The art of collecting art

by Joshua T. Dies

So, wow, I wish I could make this review as exciting as I thought Michael K. Corbin’s book “Art in King Size Beds” was to read. And I’m referring to a book about collecting art. Not my usual idea of a page-turner, either. But what makes the 90-page volume such a great find is the author’s boundless enthusiasm. Michael Corbin loves art, and he wants to tell you why.

Everything about the book is inviting, from its slick, coffee-table friendly design to the fact that it’s only 90 pages. The text is read almost as an afterthought to viewing the featured pieces, but once you start reading, you find it difficult to stop. Corbin’s manner is so personable it feels like he’s my giddy best friend at an art opening.

Right off the bat, he gets things under way by assuring you that you don’t have to really know anything about art to enjoy art. His intended audience is the “everyman” who might feel like buying art is only for the well off or those with a degree in art history. One of my favorite quotes is located in a section entitled “The Absolute Yes”—“The soul already knows what it wants and needs. If a piece speaks to me, then it’s for me.”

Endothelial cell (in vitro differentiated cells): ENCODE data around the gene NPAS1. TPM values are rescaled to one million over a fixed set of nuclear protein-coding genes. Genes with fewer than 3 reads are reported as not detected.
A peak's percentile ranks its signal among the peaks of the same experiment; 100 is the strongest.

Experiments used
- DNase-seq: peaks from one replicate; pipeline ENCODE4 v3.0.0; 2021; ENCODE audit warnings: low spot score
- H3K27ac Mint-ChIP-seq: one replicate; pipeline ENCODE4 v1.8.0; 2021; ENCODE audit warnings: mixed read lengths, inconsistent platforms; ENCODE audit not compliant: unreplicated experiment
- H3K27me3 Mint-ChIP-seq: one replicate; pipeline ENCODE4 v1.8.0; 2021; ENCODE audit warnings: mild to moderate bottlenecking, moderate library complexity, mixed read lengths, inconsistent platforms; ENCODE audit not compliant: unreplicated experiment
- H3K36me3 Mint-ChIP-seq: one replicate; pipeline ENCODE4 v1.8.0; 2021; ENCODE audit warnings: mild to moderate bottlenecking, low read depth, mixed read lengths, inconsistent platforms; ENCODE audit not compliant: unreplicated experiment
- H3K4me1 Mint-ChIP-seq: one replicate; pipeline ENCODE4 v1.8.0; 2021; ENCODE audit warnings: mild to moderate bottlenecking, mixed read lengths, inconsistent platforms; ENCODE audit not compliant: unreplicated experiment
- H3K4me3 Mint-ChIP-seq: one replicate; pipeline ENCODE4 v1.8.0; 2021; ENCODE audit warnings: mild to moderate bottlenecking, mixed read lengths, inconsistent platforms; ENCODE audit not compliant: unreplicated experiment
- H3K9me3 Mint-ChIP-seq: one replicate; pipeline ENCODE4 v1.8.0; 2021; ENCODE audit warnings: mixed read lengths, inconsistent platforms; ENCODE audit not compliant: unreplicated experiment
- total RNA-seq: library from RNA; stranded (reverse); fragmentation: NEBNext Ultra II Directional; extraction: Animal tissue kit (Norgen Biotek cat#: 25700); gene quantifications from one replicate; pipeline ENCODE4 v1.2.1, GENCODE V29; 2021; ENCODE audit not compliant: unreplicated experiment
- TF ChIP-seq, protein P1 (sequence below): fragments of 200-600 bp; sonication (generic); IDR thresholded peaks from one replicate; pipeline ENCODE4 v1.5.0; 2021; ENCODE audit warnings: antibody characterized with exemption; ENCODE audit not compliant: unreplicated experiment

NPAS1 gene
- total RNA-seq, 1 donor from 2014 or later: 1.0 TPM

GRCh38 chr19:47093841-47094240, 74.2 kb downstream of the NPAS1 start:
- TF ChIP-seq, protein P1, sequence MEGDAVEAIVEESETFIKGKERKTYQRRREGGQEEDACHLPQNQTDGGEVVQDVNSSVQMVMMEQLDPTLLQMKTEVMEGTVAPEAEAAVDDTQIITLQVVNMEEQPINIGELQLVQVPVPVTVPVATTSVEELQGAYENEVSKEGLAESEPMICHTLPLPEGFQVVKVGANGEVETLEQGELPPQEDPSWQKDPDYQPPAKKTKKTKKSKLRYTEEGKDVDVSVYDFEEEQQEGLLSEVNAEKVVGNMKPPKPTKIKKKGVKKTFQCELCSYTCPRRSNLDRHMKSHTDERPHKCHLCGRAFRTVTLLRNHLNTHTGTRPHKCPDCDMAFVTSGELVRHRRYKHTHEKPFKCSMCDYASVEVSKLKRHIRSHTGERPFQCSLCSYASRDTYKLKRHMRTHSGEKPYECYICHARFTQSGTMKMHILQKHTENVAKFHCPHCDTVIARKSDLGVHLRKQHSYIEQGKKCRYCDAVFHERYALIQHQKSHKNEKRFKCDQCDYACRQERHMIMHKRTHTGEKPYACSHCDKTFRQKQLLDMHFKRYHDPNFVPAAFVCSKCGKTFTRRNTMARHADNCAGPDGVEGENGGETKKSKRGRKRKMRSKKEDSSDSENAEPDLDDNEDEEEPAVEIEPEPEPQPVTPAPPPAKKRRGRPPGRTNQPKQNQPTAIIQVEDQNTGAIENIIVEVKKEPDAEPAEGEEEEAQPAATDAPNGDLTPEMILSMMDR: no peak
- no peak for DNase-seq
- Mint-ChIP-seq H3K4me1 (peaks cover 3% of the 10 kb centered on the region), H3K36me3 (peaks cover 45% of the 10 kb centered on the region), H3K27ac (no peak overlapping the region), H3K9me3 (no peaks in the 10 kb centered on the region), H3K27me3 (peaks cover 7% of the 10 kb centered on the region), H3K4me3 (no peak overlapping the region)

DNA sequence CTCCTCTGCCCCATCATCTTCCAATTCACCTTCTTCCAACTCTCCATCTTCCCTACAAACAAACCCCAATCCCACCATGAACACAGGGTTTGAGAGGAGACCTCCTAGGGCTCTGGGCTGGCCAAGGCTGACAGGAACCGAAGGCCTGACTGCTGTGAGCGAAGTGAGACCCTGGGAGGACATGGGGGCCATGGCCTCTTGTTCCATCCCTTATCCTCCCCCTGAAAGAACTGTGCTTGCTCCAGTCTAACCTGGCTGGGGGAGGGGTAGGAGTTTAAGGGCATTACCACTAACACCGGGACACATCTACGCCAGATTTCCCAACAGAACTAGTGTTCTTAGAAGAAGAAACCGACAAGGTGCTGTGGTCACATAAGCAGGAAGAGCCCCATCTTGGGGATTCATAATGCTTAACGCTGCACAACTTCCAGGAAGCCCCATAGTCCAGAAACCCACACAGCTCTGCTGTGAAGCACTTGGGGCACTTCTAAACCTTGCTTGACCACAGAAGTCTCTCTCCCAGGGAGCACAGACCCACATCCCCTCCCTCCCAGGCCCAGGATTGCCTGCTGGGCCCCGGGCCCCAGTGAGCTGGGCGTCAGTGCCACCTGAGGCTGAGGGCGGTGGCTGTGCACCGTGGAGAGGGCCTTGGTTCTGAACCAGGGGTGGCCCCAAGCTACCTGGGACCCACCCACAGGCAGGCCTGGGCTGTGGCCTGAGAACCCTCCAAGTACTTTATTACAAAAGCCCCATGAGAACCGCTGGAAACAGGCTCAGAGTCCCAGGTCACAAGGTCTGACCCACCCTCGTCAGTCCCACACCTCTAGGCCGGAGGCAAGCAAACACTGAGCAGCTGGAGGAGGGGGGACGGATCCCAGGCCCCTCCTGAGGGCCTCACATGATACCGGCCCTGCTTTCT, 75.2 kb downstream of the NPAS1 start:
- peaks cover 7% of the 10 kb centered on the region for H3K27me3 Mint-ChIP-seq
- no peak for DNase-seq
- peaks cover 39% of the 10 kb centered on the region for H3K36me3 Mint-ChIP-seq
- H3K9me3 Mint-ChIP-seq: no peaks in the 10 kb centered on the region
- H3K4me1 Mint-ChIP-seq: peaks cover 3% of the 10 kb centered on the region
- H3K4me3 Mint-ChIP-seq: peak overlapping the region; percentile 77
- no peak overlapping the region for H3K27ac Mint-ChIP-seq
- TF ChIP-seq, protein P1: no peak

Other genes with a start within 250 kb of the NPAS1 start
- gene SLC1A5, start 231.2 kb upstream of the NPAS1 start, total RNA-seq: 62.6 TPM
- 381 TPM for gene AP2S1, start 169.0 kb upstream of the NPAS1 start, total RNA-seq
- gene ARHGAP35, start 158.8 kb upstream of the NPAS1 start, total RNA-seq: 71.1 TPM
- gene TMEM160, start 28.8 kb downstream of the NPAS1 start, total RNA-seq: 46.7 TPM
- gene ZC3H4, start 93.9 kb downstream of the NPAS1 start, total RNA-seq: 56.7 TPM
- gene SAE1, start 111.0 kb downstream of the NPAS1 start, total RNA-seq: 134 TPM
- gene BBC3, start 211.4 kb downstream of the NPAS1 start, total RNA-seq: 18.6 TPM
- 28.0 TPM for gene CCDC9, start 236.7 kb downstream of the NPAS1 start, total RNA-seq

The book could almost be located in the self-help section: the art of self-acceptance through art. Every section is so full of excitement and affirmation that you feel better about yourself if you’ve ever just enjoyed a painting.

My favorite part is the fact that Corbin showcases the art he’s writing about well. Nearly every page is filled with expansive reproductions of the author’s personal collection, inviting you to see what it is he looks for when he buys art. He also gives great tips and advice on the art of collecting art, including where to find, how to negotiate pricing, asking about commissioned and bucket load of other useful information.

He also includes a ton of anecdotes about his contact with the artists. One thing he returns to several times throughout is the encouragement to buy from living “striving” (not starving) artists. Personally, I love the concept of supporting the rich and diverse art community we have here in Nashville!

He makes a valid point early in comparing his love of art to collecting comic books or antique cars. Consequently you can read the whole thing as a celebration of our own concept of “art” whether it is action figures or beanbag animals.

This is a terrific introduction for anyone interested in art that doesn’t know where to begin. Michael Corbin is charming and funny, a complete delight to read. I was rereading passages out loud for days – and I rearranged all the art in my house. His personable language and obvious enthusiasm make this a great instruction manual for art enthusiasts and novices alike.

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